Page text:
One need not advocate for EM to argue that, in attempting to uncover human cognitive architecture (i.e., true propositions about the philosophy of mind), especially relating to behavioural explanation and prediction, propositional attitude ascription alone is too narrow to capture the totality of minds' and a given person's practices and internal mental processes. It seems we do more than attribute mental states qua propositional attitudes to others to explain or predict their behaviour. For instance, we may attribute personality traits such as being lazy, selfish, and so on . This is to say that people are usually more than a collection or a series or sequence of propositional attitudes. We also ascribe to others such attributes as character, motive, history, aspiration, etc . Of course, FP does not and need not claim to have 'the theoretical purpose of describing the ultimate nature of human psychological organization' as a goal in order to retain metaphysical, and less contentiously, epistemic legitimacy . This is because FP may have the important practical epistemic goal of explaining, describing, and predicting (at least approximately) human behaviour.
Novel theoretical considerations or musings need not trump practical concerns. For elucidation of this point, suppose I am a FP proponent (as a theorist and/or an everyday user of FP attitudes). What am I trying to do with FP attitudes? Am I attempting to capture and present a cogent theory of the philosophy of mind? Am I attempting to diagnose a person's psychological difficulties? Am I attempting to decide on an appropriate gift for my wife? These questions might seem to point to a difficulty in the EM project, namely the implication that EM and FP do the same job(s) and that, therefore, FP can be replaced by EM. However, it is not entirely clear, perhaps, that this is plausible. FP appears to have a wider and, often, more practical and ordinary range of applications than EM. If so, and on such grounds, the elimination of FP may be argued to be inappropriate . However, Churchland emphasizes that it is not inconceivable that some and eventually all of the population might become familiar with 'the new [i.e., non-FP reliant, non-propositional] vocabulary,' giving the new, EM mode of cognition and language currency, and, in turn, gradually reducing or even eventually banishing FP's ontology and epistemology entirely . The Churchlands are not arguing that the ways in which we have thought and talked about the human mind for millennia will turn out to be wholly at odds with whatever really explains the way the mind works. If this were their position, they would have a hard time explaining why, so far, modes of human cognition have proved successful (i.e., we manage to communicate between one another, have produced amazing artefacts, have seemingly made progress in the sciences, etc.). But this is not their position. Rather, the Churchlands are suggesting that human cognition and language might be transformed and improved.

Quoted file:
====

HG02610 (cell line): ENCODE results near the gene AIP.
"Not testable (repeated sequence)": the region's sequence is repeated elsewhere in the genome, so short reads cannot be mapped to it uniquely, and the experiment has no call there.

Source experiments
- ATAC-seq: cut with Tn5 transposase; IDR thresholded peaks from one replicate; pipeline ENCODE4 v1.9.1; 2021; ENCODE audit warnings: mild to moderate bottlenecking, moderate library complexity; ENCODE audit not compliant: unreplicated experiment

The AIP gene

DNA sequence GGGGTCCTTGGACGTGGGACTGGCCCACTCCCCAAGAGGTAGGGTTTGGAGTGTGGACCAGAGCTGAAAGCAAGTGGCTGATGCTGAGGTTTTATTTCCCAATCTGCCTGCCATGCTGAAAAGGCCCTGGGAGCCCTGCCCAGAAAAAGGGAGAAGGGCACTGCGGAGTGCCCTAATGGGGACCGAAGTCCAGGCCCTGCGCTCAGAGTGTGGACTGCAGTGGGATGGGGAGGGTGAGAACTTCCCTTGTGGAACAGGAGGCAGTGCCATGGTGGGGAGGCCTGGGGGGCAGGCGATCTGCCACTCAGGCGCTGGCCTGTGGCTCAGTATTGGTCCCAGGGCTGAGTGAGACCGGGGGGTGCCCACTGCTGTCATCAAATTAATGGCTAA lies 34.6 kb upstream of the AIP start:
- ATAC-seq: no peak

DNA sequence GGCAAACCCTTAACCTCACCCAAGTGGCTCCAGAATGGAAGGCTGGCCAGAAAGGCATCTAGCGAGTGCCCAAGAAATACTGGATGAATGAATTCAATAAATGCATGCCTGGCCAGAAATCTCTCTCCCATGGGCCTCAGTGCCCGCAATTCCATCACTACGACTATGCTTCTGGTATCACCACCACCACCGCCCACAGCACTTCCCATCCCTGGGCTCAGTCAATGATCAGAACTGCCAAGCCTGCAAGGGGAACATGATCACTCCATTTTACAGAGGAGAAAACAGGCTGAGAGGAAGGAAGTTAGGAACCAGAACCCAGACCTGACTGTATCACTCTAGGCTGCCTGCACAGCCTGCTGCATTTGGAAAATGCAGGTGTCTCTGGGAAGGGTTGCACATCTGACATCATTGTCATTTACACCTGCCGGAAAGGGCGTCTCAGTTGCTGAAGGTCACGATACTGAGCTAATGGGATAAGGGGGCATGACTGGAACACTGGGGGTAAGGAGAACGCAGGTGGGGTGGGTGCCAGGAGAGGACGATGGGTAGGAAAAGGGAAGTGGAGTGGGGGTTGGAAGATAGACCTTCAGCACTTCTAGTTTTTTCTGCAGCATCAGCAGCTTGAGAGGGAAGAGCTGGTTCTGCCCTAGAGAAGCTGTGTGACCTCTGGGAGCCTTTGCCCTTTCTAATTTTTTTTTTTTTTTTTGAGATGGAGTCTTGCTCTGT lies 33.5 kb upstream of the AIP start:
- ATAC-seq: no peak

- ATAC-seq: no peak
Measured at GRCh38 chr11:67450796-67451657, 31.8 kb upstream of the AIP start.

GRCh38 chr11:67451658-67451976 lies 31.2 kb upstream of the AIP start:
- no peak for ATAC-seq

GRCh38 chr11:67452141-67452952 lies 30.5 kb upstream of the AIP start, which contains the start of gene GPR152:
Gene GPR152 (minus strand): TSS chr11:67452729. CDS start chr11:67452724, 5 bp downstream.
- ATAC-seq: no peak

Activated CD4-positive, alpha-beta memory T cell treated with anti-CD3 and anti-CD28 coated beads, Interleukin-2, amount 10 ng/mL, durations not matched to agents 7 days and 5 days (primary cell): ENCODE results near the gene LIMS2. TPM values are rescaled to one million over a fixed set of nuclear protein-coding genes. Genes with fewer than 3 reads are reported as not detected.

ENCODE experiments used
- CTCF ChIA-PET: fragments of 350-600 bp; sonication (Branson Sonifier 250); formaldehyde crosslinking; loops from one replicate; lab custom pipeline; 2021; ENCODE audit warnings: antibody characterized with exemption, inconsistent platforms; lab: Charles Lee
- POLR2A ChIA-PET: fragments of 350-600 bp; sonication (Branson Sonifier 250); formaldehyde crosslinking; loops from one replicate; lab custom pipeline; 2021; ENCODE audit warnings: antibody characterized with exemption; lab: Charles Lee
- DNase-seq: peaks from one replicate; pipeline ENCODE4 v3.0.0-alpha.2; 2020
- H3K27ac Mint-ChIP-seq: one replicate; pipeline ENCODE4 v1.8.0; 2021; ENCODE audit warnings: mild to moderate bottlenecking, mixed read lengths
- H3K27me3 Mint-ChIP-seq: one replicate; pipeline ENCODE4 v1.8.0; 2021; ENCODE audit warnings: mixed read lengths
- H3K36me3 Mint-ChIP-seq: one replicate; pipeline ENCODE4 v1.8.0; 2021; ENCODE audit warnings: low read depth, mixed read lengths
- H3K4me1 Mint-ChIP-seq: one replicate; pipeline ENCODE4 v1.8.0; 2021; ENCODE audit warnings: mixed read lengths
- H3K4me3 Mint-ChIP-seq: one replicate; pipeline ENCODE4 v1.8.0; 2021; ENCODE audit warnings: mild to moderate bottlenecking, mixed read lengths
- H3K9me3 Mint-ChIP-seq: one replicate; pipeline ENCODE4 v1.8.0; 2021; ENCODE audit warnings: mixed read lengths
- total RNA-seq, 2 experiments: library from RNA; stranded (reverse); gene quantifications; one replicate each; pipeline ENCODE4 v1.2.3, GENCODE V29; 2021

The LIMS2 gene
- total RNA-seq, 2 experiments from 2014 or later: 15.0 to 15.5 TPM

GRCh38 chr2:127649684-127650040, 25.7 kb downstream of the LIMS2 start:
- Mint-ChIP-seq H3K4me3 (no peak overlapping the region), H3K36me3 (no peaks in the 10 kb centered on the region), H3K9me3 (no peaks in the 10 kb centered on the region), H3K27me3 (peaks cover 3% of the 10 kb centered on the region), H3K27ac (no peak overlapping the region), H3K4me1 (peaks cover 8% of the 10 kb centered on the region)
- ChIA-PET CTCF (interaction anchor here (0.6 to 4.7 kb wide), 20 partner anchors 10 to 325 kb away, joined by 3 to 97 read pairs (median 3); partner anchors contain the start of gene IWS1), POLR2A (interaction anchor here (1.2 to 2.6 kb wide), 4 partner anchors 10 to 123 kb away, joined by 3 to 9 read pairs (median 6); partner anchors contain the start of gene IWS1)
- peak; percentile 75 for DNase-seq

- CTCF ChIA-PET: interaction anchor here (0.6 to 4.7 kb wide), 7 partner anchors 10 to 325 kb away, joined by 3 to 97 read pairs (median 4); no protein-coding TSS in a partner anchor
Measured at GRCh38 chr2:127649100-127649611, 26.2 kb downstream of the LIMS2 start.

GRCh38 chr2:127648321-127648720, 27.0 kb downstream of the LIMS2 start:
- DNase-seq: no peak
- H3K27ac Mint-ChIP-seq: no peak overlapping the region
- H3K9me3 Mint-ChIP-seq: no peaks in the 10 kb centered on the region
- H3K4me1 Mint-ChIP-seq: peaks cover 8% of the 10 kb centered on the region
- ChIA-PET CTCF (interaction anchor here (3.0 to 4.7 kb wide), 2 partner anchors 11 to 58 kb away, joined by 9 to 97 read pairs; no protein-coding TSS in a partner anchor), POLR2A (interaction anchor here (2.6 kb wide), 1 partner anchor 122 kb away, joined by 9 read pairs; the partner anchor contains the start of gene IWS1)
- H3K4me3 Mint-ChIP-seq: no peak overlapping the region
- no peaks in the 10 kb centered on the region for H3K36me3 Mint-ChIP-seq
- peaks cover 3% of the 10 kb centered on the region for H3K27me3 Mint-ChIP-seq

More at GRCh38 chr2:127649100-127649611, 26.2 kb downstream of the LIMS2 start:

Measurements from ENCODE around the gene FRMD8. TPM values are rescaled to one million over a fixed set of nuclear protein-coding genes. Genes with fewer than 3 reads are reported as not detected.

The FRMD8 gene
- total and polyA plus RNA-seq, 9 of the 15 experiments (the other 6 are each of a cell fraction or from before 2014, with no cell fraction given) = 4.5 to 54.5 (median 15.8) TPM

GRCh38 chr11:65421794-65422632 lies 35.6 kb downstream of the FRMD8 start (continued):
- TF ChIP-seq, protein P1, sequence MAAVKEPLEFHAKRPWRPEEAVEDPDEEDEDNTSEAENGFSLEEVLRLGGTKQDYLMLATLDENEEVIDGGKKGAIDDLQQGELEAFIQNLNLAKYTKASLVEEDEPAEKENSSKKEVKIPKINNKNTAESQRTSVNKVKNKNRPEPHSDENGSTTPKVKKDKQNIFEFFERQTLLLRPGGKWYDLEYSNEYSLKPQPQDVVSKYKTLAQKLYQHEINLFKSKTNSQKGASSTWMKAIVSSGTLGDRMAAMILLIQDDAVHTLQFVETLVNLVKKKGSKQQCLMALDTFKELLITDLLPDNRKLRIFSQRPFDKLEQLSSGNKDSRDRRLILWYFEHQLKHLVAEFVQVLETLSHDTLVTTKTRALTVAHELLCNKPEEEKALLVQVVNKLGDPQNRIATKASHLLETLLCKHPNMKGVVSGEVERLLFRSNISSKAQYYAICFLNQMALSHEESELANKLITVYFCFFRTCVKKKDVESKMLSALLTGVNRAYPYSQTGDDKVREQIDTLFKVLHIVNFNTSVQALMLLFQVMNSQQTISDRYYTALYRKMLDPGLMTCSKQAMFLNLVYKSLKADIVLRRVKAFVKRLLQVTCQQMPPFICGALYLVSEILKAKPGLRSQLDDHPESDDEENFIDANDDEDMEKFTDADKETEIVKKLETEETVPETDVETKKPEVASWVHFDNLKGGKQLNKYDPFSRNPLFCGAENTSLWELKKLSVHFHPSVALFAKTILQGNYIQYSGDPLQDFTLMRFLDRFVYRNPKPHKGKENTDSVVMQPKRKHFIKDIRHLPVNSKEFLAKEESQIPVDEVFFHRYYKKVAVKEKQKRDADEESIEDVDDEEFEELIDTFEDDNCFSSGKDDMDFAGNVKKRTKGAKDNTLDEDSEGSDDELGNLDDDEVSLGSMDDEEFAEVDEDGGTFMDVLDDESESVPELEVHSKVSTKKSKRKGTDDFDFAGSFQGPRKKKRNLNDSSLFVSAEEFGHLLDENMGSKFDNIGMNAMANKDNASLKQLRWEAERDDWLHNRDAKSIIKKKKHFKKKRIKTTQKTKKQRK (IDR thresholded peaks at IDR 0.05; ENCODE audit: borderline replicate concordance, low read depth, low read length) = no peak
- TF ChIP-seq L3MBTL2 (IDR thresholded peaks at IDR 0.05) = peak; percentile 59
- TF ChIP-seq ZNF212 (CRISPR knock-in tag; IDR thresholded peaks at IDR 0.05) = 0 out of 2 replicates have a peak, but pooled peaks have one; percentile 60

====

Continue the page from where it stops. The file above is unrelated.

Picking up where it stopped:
In EMPA, Churchland anticipates objections to his program's predictions, framework, and assumptions. He also considers the existence of competing programs and their relative respectability despite their reliance on FP. One attempt to defend EM undertaken by Churchland is thus to underscore what he takes to be the shortcomings of a very popular competing program, namely functionalism. Since it is a real possibility that heterogeneous physical bases give rise to states occupying the same functional role (i.e., pain, goal-directedness, empathy, etc.), the functionalist argues that one cannot eliminate functional characterizations since they are individuated, not at the level of neural instantiation, but at a 'higher level,' namely, the level of functionality. Churchland's complaint in EMPA is that functionalism defines itself in such a way as to make it impossible for empirical evidence to ever impinge upon functionalism's territory, therefore, by fiat, preserving the legitimacy of ordinary FP categories . According to Churchland, the irreducibility of intentional idioms is not sufficient reason to celebrate their bona fide 'functional' status or the 'sui generis' nature of FP. This is because to suggest that it is sufficient is to beg the question and presuppose that it is the 'intentional idioms of FP… that express the important features shared by all cognitive systems' and so, also to presuppose that if the language of a future, more 'enlightened' neuroscience fails to conform to functionalism's or to FP's dictates, then so much the worse for neuroscience . A proponent of EM argues that one could just as well eliminate functional characterizations and all of FP itself for failing to correspond to any real (read: physical) kinds or syntactic processes.